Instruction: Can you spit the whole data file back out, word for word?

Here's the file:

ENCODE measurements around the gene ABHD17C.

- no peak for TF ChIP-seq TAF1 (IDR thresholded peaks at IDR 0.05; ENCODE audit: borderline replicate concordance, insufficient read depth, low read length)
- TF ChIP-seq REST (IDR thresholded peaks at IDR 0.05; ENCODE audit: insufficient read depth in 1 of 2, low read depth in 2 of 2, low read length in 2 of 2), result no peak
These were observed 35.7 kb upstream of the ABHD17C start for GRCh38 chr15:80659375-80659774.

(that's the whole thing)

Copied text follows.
ENCODE measurements around the gene ABHD17C.

- no peak for TF ChIP-seq TAF1 (IDR thresholded peaks at IDR 0.05; ENCODE audit: borderline replicate concordance, insufficient read depth, low read length)
- TF ChIP-seq REST (IDR thresholded peaks at IDR 0.05; ENCODE audit: insufficient read depth in 1 of 2, low read depth in 2 of 2, low read length in 2 of 2), result no peak
These were observed 35.7 kb upstream of the ABHD17C start for GRCh38 chr15:80659375-80659774.